Predicting rent prices using Craigslist data

This was a project with the Urban Analytics Lab to explore and predict rental prices in the Bay Area, using Craigslist rental listings.

We built predictive models using linear regression, random forest, gradient boosting, and geographically weighted regression algorithms. Details here.

I also made a web app. It should be up on the UAL website soon. In the meantime, it’s in the demo video here. And here’s the github repo.

The taxi market in NYC vs SF: inferring trip purpose using LDA

Was the taxi market really that much more developed in New York than in San Francisco? I used Latent Dirichlet Allocation with GPS data to infer taxi trip purposes in each city, to see just how different the two markets were. 

Back in 2014, when Uber and Lyft were taking off, people in San Francisco were much more excited about them than were people in New York. New Yorkers told me, “yeah, Uber might be better than a taxi, but it’s not really that big a deal.”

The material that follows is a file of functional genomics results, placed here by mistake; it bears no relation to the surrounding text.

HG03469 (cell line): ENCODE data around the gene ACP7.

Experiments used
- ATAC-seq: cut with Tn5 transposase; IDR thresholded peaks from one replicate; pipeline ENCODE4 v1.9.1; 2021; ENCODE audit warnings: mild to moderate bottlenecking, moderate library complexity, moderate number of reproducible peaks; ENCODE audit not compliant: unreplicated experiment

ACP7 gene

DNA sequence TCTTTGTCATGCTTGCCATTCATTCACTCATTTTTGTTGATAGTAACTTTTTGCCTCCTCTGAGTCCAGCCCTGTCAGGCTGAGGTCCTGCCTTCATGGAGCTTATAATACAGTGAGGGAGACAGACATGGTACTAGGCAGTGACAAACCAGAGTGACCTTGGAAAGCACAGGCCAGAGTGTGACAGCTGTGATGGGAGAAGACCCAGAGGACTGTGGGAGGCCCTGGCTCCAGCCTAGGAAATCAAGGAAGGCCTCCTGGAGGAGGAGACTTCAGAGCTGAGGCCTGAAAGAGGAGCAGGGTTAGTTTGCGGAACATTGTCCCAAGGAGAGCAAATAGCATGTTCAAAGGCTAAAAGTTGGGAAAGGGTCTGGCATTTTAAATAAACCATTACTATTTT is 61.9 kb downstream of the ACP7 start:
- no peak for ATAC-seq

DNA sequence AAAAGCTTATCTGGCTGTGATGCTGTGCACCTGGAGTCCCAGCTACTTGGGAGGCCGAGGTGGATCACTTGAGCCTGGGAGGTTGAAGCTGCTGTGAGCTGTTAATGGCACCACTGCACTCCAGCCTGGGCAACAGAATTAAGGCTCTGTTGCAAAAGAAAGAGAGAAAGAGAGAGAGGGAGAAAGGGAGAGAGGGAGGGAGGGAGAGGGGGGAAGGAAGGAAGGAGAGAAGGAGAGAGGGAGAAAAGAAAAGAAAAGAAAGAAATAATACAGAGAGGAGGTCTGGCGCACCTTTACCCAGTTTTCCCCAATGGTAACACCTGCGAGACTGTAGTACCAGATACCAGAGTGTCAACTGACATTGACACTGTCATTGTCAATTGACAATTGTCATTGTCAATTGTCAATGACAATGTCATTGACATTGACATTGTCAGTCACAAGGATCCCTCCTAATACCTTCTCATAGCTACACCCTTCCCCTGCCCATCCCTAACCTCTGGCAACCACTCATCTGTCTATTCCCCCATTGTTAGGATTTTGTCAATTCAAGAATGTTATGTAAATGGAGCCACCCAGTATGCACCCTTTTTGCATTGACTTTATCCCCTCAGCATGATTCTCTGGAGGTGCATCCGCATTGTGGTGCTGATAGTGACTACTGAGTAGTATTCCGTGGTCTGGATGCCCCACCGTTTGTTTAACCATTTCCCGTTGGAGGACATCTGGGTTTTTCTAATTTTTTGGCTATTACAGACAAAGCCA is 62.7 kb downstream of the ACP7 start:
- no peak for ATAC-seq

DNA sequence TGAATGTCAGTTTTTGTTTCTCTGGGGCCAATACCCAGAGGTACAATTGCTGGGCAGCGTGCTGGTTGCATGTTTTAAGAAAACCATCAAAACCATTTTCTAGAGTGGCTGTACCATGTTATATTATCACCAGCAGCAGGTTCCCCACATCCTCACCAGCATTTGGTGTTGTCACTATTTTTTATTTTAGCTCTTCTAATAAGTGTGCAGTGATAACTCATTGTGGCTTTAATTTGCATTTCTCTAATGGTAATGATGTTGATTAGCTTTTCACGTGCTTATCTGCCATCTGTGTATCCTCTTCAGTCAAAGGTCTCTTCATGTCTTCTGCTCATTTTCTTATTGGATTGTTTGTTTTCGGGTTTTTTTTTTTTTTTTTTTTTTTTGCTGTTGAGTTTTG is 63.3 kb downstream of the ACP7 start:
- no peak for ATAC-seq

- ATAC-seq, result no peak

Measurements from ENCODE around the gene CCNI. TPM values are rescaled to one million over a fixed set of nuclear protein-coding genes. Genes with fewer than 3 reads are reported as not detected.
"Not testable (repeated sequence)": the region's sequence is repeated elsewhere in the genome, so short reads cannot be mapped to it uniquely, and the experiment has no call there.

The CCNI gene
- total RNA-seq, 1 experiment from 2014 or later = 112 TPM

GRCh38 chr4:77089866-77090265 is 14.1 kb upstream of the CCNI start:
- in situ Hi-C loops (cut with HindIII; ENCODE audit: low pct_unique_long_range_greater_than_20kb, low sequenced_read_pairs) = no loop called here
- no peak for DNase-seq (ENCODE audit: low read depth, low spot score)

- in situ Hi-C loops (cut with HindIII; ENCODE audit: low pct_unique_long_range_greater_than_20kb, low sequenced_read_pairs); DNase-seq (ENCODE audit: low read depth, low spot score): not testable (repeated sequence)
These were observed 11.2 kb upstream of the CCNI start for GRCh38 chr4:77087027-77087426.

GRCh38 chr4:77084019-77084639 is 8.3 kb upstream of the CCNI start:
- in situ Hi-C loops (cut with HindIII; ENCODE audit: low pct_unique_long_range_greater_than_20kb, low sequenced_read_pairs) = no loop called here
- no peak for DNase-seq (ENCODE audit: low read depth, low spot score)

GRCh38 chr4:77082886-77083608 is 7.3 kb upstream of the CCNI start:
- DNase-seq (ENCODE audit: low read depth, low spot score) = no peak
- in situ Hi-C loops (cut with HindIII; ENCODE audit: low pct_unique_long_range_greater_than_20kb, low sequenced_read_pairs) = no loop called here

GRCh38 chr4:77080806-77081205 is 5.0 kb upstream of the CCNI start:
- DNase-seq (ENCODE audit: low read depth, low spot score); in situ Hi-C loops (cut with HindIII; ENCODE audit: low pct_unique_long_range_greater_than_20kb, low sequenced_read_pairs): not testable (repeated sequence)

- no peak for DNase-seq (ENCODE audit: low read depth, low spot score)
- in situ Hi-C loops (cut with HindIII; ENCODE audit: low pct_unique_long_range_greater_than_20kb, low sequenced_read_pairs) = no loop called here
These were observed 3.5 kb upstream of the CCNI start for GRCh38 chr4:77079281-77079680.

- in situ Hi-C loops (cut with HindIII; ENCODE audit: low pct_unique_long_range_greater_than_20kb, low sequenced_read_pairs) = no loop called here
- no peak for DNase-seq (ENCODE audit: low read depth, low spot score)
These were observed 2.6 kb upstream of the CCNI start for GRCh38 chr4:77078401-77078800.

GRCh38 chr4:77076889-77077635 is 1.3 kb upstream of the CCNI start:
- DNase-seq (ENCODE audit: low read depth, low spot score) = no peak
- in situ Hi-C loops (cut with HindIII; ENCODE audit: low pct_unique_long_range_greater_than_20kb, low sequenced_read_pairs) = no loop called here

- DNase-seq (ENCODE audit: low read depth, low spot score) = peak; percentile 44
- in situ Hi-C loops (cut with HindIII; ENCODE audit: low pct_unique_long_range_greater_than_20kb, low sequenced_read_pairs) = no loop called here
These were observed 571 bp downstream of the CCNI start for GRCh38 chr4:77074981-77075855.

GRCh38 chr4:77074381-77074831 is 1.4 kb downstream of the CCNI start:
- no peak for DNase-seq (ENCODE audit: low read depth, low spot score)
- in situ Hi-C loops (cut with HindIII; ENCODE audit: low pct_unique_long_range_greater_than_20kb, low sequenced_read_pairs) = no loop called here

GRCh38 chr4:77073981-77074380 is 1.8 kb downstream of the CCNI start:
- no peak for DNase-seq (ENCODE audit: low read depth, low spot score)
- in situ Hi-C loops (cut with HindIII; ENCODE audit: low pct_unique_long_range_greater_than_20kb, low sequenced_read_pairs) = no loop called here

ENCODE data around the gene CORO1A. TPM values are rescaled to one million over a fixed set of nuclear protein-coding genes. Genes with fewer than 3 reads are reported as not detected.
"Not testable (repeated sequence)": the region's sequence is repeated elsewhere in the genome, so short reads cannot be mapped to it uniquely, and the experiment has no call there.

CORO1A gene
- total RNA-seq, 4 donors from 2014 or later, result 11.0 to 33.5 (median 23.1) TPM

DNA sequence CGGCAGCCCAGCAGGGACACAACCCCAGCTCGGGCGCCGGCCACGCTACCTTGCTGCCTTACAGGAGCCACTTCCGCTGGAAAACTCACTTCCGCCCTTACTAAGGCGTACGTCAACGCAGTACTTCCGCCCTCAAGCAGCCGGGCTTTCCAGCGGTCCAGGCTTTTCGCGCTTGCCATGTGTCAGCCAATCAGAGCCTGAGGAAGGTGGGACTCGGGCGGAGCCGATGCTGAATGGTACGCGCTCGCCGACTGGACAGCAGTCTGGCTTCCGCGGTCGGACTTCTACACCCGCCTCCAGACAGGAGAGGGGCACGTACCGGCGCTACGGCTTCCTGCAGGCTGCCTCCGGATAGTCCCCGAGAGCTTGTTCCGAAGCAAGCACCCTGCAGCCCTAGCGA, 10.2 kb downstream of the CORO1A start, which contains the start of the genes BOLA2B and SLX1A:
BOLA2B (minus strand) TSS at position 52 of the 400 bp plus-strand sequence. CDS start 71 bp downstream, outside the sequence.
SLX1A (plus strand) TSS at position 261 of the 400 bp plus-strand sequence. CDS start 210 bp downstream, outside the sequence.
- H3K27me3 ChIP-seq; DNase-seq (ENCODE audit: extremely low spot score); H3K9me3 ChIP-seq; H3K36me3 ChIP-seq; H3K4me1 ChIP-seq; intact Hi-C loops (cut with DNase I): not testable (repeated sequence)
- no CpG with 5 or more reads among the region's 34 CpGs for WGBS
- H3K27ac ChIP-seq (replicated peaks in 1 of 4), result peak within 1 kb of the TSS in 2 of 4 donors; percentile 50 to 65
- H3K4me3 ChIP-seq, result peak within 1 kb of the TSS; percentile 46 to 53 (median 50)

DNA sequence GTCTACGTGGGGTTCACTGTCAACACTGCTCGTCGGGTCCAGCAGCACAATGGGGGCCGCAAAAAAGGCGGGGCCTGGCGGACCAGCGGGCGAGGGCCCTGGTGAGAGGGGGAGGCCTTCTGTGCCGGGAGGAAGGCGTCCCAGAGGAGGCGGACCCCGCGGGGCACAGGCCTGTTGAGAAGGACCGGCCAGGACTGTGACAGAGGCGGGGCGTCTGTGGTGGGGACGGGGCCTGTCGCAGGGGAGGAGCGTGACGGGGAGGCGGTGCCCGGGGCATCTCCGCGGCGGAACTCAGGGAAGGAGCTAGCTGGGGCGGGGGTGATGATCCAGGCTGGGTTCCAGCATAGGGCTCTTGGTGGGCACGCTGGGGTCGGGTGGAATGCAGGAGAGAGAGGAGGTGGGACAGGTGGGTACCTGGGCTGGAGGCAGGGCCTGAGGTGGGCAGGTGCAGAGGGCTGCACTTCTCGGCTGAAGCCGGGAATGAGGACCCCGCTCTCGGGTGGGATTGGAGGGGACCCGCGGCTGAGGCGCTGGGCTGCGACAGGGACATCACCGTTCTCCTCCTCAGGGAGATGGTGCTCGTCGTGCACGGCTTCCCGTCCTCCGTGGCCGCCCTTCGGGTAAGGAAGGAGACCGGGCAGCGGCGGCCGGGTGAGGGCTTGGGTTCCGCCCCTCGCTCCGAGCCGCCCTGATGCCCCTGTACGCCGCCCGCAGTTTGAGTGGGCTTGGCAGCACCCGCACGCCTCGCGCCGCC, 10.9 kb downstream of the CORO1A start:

Why the difference? Maybe it’s just that San Franciscans are techno-optimists, especially compared to critical New Yorkers. But I also suspected it had something to do with differences between the two cities’ taxi markets.  Continue reading “The taxi market in NYC vs SF: inferring trip purpose using LDA”

Mapping NIMBY voting in San Francisco

Go to the full map

I wanted to know who votes for NIMBY ballot measures in SF, and whether that has changed over time. So I analyzed local election data since 1996 along with census data and made this map.

The fewer people vote, the greater chance NIMBYist ballot measures have of passing. In predicting whether anti-development measures will win at the ballot box, turnout is more important than income, race, or housing tenure, although those factors play a role as well.

Continue reading “Mapping NIMBY voting in San Francisco”